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Louisville Prepares to Host the Nation’s Top Coaches

Source: The NSCA

Colorado Springs, CO - This January, Louisville will host the country’s most important gathering of top strength and conditioning coaches from the high school, college and professional ranks, as well as sports coaches, researchers, and sports performance professionals. The 2015 National Strength and Conditioning Association (NSCA) Coaches Conference is where the elite will gather for hands-on training sessions and cutting-edge presentations that they will use to build outstanding programs for athletes of all ages, from those enrolled in children’s sports leagues to adults competing in college and professional sports.

As the worldwide authority on strength and conditioning, the NSCA ( is excited to present a conference program filled with a combination of educational and hands-on training sessions. These presentations include details on the safest programs and exercises for speed, agility and power, as well as best practices on athlete nutrition. 

Participants will also hear keynote speaker Phil Emery, the General Manager of the Chicago Bears. Emery has crafted a career legacy through leadership, a passion for winning, and an acute eye for talent throughout his 34 years of football experience. From student/graduate assistant, to strength and conditioning coach, to talent scout, to GM, Emery’s career has touched the lives of countless athletes and built many successful franchises.

Distinctive Educational Opportunities
The lineup of speakers at this year’s conference is full of engaging and dynamic presenters covering a wide variety of relevant and innovative topics. Some of the presentations include:

Sports Concussion: The Role of Neck Strength and Risk Reduction
Dr. Tad Seifert, MD, is currently a Clinical Assistant Professor of Neurology at the University of Kentucky and is Director of Norton Healthcare’s Sports Concussion Program. In the summer of 2013, he was appointed Head of the NCAA Headache Task Force, where he oversees headache-related research in collegiate athletes. Despite an incidence of approximately 3.8 million sports-related concussions per year, prevention of this injury remains quite challenging. Neck strengthening may limit transmitted forces to the head and mitigate trauma to the brain; therefore, increasing the strength and rigidity of the head-neck region could decrease the acceleration forces experienced by the head when struck. This session aims to review current evidence-based data in neck strength and its association with concussions.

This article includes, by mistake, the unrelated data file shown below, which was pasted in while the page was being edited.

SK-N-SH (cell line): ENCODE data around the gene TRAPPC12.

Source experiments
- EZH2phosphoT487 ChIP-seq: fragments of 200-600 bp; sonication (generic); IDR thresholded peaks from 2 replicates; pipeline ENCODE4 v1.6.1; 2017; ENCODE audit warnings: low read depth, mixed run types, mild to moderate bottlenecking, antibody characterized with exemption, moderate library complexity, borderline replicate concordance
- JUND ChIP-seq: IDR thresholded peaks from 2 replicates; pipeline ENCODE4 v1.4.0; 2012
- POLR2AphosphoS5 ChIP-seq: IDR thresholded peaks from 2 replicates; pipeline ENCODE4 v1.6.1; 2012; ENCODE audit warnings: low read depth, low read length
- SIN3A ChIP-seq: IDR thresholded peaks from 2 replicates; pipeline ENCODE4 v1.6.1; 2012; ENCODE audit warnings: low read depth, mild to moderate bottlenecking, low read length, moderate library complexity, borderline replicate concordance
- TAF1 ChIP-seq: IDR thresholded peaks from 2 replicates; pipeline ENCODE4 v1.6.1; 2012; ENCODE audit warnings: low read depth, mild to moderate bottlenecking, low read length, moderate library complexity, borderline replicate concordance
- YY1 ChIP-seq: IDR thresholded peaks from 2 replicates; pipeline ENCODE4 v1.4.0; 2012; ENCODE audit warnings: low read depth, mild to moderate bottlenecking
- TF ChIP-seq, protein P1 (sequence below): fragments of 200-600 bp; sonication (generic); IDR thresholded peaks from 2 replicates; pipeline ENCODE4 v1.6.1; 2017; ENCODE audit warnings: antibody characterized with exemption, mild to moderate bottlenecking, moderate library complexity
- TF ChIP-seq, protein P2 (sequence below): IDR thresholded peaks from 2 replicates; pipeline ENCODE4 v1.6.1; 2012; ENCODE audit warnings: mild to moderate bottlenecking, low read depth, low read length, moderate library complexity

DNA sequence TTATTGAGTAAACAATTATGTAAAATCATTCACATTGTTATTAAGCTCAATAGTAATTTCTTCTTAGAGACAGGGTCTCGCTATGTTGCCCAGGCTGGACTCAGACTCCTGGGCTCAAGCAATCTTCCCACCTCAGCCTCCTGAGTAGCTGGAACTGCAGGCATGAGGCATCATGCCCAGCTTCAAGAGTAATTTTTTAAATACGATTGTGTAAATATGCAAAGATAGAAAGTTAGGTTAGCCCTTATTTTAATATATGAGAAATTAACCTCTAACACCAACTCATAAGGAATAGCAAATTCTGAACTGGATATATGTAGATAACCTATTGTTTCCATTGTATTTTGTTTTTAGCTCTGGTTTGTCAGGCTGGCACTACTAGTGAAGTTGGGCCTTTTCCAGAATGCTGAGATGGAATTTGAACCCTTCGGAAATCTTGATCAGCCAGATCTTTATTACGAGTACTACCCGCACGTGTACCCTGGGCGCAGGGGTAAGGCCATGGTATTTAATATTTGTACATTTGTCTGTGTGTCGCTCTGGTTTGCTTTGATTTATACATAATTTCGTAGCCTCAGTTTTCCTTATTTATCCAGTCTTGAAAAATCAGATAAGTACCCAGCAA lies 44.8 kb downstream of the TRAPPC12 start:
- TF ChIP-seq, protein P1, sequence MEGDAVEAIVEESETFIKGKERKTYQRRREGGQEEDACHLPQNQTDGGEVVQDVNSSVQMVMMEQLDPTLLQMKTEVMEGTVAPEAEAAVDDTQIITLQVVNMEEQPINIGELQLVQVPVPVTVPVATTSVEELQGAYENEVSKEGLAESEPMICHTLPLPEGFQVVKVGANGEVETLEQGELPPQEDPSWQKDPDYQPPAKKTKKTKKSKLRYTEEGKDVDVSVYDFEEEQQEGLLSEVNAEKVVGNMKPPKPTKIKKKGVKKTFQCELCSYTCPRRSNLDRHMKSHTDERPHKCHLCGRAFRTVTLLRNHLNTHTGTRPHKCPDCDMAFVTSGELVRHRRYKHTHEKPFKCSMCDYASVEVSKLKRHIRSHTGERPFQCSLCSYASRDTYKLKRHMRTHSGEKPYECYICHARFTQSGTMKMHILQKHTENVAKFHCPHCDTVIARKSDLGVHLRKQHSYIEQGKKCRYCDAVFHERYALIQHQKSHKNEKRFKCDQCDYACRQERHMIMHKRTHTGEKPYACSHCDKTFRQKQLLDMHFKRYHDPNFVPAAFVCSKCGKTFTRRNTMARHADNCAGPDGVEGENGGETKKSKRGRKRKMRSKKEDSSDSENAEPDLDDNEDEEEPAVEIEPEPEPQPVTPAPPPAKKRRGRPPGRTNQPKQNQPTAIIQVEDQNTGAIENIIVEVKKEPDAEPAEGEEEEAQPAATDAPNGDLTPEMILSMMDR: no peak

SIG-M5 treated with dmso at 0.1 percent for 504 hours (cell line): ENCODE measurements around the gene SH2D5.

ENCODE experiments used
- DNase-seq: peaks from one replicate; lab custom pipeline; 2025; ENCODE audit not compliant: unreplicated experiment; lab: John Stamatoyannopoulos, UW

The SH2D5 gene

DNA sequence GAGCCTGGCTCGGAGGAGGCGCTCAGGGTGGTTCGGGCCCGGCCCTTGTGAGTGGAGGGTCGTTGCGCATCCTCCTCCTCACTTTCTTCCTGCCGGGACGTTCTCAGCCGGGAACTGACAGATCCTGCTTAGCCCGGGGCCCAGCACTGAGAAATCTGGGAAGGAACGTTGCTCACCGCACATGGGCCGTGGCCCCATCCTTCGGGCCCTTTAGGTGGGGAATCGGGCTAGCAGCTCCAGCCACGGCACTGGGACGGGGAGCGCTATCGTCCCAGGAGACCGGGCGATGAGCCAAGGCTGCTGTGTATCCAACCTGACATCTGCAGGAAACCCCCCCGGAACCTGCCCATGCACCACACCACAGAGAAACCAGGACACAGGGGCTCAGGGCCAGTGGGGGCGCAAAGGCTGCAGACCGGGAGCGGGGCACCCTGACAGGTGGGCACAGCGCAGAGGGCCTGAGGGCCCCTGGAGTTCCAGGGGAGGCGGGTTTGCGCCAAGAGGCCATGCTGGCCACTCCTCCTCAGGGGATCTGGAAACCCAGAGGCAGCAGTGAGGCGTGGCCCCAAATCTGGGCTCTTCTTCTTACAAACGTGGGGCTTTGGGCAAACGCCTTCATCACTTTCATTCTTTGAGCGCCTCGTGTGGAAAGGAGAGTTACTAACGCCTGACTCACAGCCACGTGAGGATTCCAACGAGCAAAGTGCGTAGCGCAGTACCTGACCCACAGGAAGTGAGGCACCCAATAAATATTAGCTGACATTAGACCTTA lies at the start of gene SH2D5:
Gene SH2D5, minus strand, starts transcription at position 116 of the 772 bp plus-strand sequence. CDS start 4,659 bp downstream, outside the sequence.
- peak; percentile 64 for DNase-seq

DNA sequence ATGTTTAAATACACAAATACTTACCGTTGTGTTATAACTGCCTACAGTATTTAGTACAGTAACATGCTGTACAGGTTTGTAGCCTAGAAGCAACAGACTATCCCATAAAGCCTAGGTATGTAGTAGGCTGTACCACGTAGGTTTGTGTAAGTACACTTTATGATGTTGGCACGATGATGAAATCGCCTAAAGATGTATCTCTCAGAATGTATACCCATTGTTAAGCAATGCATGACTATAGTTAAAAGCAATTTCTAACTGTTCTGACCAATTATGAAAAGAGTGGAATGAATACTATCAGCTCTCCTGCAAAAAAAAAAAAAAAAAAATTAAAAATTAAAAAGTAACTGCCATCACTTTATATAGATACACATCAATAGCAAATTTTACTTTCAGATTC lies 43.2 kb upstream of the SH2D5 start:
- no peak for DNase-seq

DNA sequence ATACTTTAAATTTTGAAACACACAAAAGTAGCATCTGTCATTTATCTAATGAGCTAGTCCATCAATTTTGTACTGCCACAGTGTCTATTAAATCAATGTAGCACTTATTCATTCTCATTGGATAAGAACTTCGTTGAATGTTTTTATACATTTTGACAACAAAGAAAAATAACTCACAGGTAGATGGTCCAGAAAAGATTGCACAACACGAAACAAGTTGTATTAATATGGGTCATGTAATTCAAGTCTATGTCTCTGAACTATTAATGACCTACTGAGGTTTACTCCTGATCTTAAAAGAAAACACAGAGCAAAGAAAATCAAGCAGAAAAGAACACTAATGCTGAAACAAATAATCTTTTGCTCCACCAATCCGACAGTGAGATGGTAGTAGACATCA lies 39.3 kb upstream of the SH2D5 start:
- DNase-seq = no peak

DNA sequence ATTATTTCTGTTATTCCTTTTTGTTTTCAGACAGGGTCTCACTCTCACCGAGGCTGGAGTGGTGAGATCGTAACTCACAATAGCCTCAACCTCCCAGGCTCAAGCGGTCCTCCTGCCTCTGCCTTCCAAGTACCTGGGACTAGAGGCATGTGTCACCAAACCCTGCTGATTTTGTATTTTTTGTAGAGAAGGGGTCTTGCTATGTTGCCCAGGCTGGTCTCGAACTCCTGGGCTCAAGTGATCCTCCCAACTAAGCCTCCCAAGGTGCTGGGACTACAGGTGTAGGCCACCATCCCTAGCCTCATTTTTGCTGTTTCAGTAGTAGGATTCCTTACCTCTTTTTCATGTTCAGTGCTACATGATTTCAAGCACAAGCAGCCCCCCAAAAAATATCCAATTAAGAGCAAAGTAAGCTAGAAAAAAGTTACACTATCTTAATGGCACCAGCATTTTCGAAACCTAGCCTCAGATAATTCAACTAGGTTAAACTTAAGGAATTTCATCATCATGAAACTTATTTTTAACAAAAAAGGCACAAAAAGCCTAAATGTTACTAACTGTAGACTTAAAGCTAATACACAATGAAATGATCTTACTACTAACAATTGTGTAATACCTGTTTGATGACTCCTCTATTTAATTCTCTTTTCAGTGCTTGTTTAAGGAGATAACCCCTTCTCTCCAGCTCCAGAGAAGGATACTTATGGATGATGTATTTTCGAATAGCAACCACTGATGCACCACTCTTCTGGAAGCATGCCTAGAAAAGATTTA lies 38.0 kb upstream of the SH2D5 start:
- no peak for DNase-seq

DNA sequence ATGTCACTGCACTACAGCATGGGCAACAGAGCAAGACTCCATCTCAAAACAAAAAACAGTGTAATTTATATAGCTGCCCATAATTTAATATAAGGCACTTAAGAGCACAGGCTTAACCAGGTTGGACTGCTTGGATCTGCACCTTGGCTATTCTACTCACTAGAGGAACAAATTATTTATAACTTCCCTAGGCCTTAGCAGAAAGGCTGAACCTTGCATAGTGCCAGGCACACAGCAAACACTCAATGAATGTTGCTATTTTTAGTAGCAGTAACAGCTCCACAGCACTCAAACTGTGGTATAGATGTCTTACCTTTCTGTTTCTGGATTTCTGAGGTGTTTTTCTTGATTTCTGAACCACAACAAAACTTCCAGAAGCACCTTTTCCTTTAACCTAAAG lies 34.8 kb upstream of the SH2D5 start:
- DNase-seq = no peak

7 Deadly Sins of Program Design
Teena Murray, MS, CSCS, has been the Director of Sports Performance at the University of Louisville since 2004. From 2006-2010, Murray was the strength and conditioning coach for the U.S. Women’s National and Olympic ice hockey teams. In her four years with the National team, she shared in two World Championship gold medals and a silver medal at the Winter Olympics in Vancouver in 2010. Attendees to this presentation will learn progressive strategies for the effective application of assessment-based programming.

Special Training Considerations for Strength, Specificity, and Energy Systems for Year-Long Planning
Cal Dietz, MS, has served as the Head Olympic Strength and Conditioning coach for numerous sports at the University of Minnesota since 2000. During his tenure at Minnesota, Dietz has trained a Hobey Baker Award winner, two Big Ten Athletes of the Year, athletes that have achieved 450 All-American honors, 31 Big Ten/WCHA championship teams, and ten NCAA Champions. This session will present the best applications in training of various sports that can be applied to most sports at different times of the year. The systematic approaches and the reasoning behind the step-by-step approach to block training, and the application of specific needs in the sport and energy system training will also be covered.